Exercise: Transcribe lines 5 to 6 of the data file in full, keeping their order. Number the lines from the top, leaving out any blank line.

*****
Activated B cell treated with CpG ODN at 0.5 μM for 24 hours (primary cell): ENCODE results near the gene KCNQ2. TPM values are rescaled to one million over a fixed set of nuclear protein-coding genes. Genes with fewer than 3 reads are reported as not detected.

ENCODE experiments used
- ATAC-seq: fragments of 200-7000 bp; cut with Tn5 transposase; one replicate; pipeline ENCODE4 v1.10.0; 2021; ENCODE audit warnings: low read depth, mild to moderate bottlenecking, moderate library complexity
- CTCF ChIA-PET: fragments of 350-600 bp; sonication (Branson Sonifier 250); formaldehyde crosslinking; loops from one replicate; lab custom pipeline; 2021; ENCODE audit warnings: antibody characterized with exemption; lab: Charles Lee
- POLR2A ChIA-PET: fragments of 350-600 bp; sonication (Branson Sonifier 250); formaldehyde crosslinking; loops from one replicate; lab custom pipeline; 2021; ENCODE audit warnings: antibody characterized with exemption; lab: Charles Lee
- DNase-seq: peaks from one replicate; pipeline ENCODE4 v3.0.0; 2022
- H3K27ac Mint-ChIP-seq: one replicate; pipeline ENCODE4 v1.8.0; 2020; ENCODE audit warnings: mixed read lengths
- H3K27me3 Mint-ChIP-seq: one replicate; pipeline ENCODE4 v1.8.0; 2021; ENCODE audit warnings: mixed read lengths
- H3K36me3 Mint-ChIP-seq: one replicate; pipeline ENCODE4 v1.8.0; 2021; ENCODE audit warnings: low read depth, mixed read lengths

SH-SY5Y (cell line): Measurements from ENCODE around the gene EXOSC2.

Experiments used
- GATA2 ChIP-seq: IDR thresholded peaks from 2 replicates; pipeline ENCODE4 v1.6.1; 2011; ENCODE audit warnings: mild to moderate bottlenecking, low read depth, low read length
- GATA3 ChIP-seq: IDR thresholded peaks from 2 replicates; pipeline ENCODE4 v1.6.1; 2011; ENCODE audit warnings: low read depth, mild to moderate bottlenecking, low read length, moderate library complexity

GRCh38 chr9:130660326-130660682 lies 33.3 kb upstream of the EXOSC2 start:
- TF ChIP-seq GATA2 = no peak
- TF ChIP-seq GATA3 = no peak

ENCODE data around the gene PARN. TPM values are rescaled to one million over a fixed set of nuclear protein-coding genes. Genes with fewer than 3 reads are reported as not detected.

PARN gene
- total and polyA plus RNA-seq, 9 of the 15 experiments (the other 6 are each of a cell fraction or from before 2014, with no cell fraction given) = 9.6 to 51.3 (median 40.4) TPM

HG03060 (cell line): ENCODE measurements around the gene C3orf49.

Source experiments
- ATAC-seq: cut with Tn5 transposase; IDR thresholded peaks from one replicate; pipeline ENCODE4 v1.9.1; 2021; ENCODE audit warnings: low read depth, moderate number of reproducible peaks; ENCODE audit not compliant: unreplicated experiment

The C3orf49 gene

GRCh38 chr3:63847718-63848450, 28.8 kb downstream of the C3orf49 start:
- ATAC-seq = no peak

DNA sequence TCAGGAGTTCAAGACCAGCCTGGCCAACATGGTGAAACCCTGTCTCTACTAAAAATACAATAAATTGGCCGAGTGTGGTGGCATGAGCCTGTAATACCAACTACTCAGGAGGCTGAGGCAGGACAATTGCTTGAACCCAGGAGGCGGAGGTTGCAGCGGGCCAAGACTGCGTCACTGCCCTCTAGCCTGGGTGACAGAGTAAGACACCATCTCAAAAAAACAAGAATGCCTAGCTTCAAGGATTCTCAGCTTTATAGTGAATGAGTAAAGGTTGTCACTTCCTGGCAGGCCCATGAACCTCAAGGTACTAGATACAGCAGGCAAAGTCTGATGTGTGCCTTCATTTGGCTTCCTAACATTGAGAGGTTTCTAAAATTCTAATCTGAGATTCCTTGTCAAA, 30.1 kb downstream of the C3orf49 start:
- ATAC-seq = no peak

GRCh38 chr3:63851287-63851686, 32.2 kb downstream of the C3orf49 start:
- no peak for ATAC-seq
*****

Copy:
- POLR2A ChIA-PET: fragments of 350-600 bp; sonication (Branson Sonifier 250); formaldehyde crosslinking; loops from one replicate; lab custom pipeline; 2021; ENCODE audit warnings: antibody characterized with exemption; lab: Charles Lee
- DNase-seq: peaks from one replicate; pipeline ENCODE4 v3.0.0; 2022